Rachel approached her parents.
“I’m not sure why you’re here, but you better have a damn good reason,” Erich said.
“I do. Gram.”
Rachel took another step forward, but Lucile flew into a rage.
“You stay away from her!” she screamed, rushing at Rachel, grabbing her shoulders, and pushing her backwards.
“Let go!” Rachel shrieked.
Mortified, Gretchen watched in horror as her father struggled to pull the women apart. All the while the photographer clicked away, capturing the squabble’s every grappling detail.
“Okay, okay,” Rachel said, shrugging out of reach from her mother’s clawing fingers. “I get it, okay? Don’t you understand I just came to see Gram?”
“And so you have. Now leave,” Lucile insisted, smoothing her skirt.
Rachel headed out of the tent, but paused when Gram’s scratchy voice pleaded, “No. Please. I want to talk to her.”
Rachel turned around. Her bottom lip quivered, her eyes glistened with tears. “I’m sorry, Gram,” she said softly. And with that, she dashed across the lawn and disappeared around the side of the house.
Gretchen started to run after her sister, but her father grabbed her and held her back.
“Let her go, Gretchen. It’ll only make things worse.”
“But we haven’t seen her in five years! How can you just abandon one of your own children like this?”
Overhead, thunder crashed, followed by a zip of lightning. The dazzling white after-burn flickered across the guests’ stunned faces. Then the rain came, a threatening deluge that assaulted the tent’s top, instantly drenching everything not covered.
Her father’s sad eyes caught Gretchen off guard, revealing something she’d never before considered. He missed Rachel too.
Upset by Rachel’s dramatic exit, Gram started crying. Mrs. Waite quickly wheeled her away from the guests. After helping her parents with damage control, Gretchen finally had a chance to sneak away and check on her grandmother.
She found Gram in her bedroom, sitting in her recliner, watching the storm through a large bay window topped with a soft pink swag. Along with rain, the room smelled of rose-scented lotion. The sounds from the party, the music and the conversation, were barely audible, muffled in part by the frenzied, watery drumbeat of raindrops pelting against the glass. Every few minutes a violent thunder-boom rattled the house and shook the panes, and flashes of lightning illuminated the storm-darkened bedroom, but Gram didn’t seem to notice.
Gretchen asked the nurse to give them a few minutes alone, and Mrs. Waite obliged. Gretchen went to sit next to her grandmother in a wingback chair covered in pink and white floral chintz. With the exception of the white walls and the white leather recliner, almost everything in the room was pink, Gram’s favorite color. The floor was covered in a plush, dusty-pink pile, which, on Gram’s more coherent days, she referred to as her carpet of rose petals.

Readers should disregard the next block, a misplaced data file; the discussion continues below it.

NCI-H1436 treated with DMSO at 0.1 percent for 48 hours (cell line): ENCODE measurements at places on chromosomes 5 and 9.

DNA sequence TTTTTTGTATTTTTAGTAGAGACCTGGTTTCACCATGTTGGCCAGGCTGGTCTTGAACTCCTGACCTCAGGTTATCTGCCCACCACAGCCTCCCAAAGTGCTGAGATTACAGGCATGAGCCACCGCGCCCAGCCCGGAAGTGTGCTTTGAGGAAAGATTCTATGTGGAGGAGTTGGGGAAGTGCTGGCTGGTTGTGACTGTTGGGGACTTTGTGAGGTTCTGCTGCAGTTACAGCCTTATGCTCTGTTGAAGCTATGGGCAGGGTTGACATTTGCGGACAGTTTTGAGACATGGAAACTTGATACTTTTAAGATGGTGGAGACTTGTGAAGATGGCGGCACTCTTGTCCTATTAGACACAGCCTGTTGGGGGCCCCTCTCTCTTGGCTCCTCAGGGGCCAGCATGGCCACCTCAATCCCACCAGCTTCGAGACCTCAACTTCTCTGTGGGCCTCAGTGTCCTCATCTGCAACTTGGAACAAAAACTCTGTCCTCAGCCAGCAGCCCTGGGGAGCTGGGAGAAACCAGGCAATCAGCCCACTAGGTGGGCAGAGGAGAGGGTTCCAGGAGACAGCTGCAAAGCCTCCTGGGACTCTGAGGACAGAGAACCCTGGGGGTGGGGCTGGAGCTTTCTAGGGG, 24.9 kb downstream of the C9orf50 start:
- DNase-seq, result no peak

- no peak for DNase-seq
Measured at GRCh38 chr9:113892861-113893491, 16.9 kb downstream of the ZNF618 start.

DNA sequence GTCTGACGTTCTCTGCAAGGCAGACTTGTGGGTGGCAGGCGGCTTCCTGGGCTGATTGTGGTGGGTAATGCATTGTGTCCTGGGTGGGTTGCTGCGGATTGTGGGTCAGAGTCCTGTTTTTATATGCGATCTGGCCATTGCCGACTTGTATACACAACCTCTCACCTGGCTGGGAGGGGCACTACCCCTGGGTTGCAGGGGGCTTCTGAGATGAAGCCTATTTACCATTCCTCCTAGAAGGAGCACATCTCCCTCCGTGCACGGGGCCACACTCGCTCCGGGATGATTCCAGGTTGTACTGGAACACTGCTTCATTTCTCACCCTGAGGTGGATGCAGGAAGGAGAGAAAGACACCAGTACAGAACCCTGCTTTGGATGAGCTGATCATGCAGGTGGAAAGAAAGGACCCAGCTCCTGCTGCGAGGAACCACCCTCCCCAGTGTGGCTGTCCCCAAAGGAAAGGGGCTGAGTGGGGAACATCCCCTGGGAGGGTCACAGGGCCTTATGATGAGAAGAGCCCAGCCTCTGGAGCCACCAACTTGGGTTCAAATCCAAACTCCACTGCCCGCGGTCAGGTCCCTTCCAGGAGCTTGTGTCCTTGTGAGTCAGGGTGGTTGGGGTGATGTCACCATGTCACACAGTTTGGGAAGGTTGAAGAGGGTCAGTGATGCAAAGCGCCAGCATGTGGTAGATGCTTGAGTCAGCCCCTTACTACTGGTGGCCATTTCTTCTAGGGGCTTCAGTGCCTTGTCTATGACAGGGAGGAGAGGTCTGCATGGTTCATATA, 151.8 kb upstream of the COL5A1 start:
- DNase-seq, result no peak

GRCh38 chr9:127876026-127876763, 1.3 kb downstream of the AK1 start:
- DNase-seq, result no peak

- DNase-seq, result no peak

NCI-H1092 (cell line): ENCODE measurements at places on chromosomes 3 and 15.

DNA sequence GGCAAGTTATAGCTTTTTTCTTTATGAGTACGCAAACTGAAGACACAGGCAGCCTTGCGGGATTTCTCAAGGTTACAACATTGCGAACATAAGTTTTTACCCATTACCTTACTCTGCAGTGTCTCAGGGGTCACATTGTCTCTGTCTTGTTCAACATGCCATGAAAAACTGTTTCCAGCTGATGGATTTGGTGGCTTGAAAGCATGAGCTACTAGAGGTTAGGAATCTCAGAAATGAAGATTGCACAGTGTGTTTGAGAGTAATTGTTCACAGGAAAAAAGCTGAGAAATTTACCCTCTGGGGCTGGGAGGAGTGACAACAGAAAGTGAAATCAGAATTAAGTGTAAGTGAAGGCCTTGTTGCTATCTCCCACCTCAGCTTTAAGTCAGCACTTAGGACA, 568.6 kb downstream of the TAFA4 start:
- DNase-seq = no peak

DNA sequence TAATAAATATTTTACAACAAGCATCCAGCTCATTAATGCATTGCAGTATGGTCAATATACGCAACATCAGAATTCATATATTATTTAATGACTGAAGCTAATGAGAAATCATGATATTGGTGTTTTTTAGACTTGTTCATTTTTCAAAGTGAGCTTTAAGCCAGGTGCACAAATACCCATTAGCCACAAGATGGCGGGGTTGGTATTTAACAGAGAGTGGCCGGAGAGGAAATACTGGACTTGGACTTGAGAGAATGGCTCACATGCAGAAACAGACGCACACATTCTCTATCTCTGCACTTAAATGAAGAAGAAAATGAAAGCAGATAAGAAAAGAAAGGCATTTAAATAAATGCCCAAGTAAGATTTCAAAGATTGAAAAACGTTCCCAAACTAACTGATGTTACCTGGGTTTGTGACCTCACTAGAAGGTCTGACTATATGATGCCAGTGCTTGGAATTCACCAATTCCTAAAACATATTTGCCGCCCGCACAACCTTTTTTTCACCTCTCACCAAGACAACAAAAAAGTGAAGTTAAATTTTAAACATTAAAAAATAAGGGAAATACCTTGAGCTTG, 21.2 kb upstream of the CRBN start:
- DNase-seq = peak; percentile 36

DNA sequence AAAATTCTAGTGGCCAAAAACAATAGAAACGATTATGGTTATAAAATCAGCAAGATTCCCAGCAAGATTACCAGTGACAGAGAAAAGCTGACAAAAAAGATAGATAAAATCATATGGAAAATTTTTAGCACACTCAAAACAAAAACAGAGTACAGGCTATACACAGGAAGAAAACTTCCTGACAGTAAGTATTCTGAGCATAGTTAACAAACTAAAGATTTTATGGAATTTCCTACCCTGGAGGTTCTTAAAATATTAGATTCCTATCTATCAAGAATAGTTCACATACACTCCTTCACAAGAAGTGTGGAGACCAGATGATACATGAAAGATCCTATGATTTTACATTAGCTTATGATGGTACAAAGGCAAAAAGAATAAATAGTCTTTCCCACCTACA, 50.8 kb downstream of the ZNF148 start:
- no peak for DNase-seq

Against the west wall, before the door that led to the pink and white tiled bathroom, stood a large bureau where powder, rouge, and lipstick shared space with the pictures of Gram’s grandchildren. A large portrait of Gram’s late husband hung on the wall. Five more frames filled with young, smiling faces–Gram’s children in their teens and twenties–surrounded their father’s imposing, stern face.
To the left of Gram’s recliner stood a nightstand that held a pink porcelain lamp with an ivory-fringed lampshade, a bottle of lotion, and a box of tissues. There was no bed in the room. Because the arthritis and osteoporosis had left her back so crooked it caused her unbearable pain to lie flat on a regular mattress, Gram preferred sleeping in the recliner. She was more than comfortable in it, especially since it faced the window and the ring of pink rosebushes with the birdbath in the center. Knowing her mother’s love for nature, roses and birds in particular, Lucile had had the gardener arrange the display. It was one of the few concessions, besides the recliner, that Lucile had made in an effort to make Gram’s life in the Lauterbach mansion pleasant.
From where Gretchen sat she glimpsed a portion of the front drive, where another wave of guests braved the downpour and dashed to their cars. There were still plenty of cars remaining, though. Since Gram was fine, Gretchen stood, imagining her mother could probably use some more damage control assistance.
“Do you need anything before I go, Gram?”
Expecting at best a simple shake of the head, Gretchen was surprised when her grandmother answered, “Yes, I do need something.”
“Sure thing. What?”
“For you to go to France.”
That was not the answer Gretchen had been expecting. A request for a glass of water, or for a slice of the cake she’d never had a chance to taste, but not for a trip to another country. Was Gram suffering a dementia-fit? Gretchen hoped not. She loved her grandmother, but it always frightened her to see Gram lost in her mind like that.
“I can’t go to France, Gram,” Gretchen said softly.